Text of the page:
What does it take to make a kilim
area rug? In material terms, not very much really. A loom, a
beating comb, a shuttle (optional) and a knife or scissors are
the simple tools needed and wool is the primary material. Cotton,
silk and animal hair (goat, camel, or horse) are also sometimes
used, mostly in conjunction with wool. Gold or silver thread,
beads, and other small decorative baubles that strike the weaver's
fancy are also sometimes inserted into the design, but not very
The earliest known illustration of a loom appears
on an Egyptian bowl dated to ca. 4000BC, but its invention is
believed to have been made even earlier, at the dawn of civilization.
Today, though looms may vary in type, size and complexity of
construction, in most cases they are quite simple structures
of wood with, perhaps, a few metal parts. The function of the
loom is to hold the longitudinal strands (known as warps) under
tension so that the horizontal strands (called wefts) can be
woven between the warps to produce a kilim rug. Custom and circumstances
usually determine the type of loom used. Sedentary villagers
usually employ a fixed vertical loom while nomads, for the sake
of portability, generally employ a horizontal ground loom where
stakes driven into the ground hold the loom in position. Adjustable
looms with a fixed width but with a mechanism permitting the
completed horizontal kilim section to be moved out of the way
of the weaver are usually found in more sophisticated contemporary
A beating comb is usually just a larger and
cruder version of the familiar hair comb; it is usually made
of wood, metal, bone, horn, or some combination of these materials.
Its function is to compress, i.e. "beat down", succeeding
lines of wefts against the preceding ones so that the kilim
rug produced is tightly woven.
The shuttle is basically a stick with notches
in the ends. When used, the weft end is placed
in the notch and the shuttle is then inserted
between alternate warps to produce a weave, but
weavers often prefer to dispense with the shuttle
and pass the weft between the warps by hand.
A knife or scissors are used to cut and trim
the wefts and warps; their function needs no further elaboration.
"It is generally acknowledged by
experts that good quality wool is used today in the production
of kilims of repute..."
Wool is the primary and often the only material
used to make a kilim rug. Many kilim rugs are made totally from
wool where it is used for both warps and wefts, and wool is
the primary weft material used with cotton warps, which accounts
for the great majority of all kilim rugs. This popularity of
wool is due to its inherent qualities. It is supple, durable,
handles easily when spun or woven, readily takes on dyes and,
most important, is in plentiful supply in kilim-making regions.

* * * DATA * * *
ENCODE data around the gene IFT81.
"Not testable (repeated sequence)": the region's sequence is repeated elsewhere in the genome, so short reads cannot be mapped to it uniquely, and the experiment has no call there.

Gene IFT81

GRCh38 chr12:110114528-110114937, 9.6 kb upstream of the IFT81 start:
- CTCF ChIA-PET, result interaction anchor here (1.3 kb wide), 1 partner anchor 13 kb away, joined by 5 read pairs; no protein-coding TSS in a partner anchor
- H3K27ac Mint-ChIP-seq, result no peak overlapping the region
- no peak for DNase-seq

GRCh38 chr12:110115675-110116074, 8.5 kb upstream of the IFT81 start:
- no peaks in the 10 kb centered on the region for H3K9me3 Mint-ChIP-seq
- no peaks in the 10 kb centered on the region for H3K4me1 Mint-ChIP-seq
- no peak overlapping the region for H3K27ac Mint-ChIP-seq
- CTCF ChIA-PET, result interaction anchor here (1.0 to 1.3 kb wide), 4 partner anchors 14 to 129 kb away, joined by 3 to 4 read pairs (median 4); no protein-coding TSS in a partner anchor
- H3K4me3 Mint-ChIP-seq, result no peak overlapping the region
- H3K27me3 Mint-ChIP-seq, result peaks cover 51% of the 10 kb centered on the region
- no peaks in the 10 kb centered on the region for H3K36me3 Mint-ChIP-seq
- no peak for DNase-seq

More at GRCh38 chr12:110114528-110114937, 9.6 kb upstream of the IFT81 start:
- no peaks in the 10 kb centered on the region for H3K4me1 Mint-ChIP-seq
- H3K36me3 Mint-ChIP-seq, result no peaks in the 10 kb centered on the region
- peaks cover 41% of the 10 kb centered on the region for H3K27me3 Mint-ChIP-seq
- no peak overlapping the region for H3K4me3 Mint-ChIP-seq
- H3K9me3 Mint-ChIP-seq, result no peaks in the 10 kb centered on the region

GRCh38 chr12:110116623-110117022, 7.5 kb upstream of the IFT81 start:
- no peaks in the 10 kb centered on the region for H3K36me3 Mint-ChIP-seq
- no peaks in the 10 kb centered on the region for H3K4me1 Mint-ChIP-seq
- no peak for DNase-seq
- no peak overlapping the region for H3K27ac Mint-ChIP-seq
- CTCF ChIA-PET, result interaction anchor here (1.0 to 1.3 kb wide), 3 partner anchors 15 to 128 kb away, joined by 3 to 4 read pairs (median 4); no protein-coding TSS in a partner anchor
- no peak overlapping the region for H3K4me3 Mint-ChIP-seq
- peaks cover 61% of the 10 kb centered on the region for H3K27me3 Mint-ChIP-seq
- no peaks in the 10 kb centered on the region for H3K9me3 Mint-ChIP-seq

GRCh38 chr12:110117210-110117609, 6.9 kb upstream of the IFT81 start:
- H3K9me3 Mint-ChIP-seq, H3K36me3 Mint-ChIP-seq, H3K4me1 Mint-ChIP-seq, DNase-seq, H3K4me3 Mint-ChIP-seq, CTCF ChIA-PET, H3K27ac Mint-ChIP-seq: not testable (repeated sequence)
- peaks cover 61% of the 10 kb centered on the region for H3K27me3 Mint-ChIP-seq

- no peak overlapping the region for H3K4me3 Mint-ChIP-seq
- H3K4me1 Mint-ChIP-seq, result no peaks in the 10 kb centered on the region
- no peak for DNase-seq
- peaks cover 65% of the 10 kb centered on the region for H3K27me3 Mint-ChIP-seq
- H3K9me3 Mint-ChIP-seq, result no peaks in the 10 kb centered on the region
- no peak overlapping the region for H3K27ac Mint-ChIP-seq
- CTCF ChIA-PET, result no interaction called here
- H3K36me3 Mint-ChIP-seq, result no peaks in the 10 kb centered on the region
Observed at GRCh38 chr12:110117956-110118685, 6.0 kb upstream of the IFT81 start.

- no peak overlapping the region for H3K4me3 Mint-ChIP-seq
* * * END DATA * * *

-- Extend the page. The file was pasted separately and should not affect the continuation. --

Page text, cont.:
There are certain breeds of sheep, like the merino, whose fleece
is especially sought-after for its special luster and length
of fiber, but actually it's the domestic fat-tailed sheep bred
is favorable climatic and grazing conditions that provides much
of the excellent fleece used in kilim rugs. Whatever the source,
however, it behooves the kilim maker to use the best wool available
to ensure high quality of the final product if it is to be competitive
in world markets. It is generally acknowledged by experts that
good quality wool is used today in the production of kilim rugs
of repute, thus ensuring them long life - provided they are
Cotton is commonly used for warps because of
its high strength and plentiful supply. Also, because it keeps
its shape well in use, retains its natural whiteness with age,
and because it can be spun into fine, thin strands, it is commonly
interwoven in places to highlight certain aspects in the overall
design executed mainly with wool.
Animal hair - goat, camel or horse - is used
sparely in kilim-making, but to good effect. Fine goat hair
in particular, when mixed with wool, gives a silky sheen, while
the strong longer outer hair may be used for warps or enduring
selvedges. Very strong and durable camel hair, where available,
is sometimes used to give added strength to a woolen kilim rug,
while tail or mane hair of horses is used by some nomads to
provide decorative fringes or tassels.
Silk was and remains a luxurious material, and
though flatweaves made from silk are now rare
they are still produced, notably in the Kayseri
district of Anatolia in Turkey. Bridal dowries
that include silk flatweaves are treasured, regarded
as status symbols, and protected as family wealth.
Beads and baubles, and other items that may
be regarded as extraneous to a flatweave readily marketable
in Western countries, are sometimes interwoven into a kilim
design by some tribal kilim-makers and, due to their very authenticity,
such kilim rugs have a certain ethnic appeal.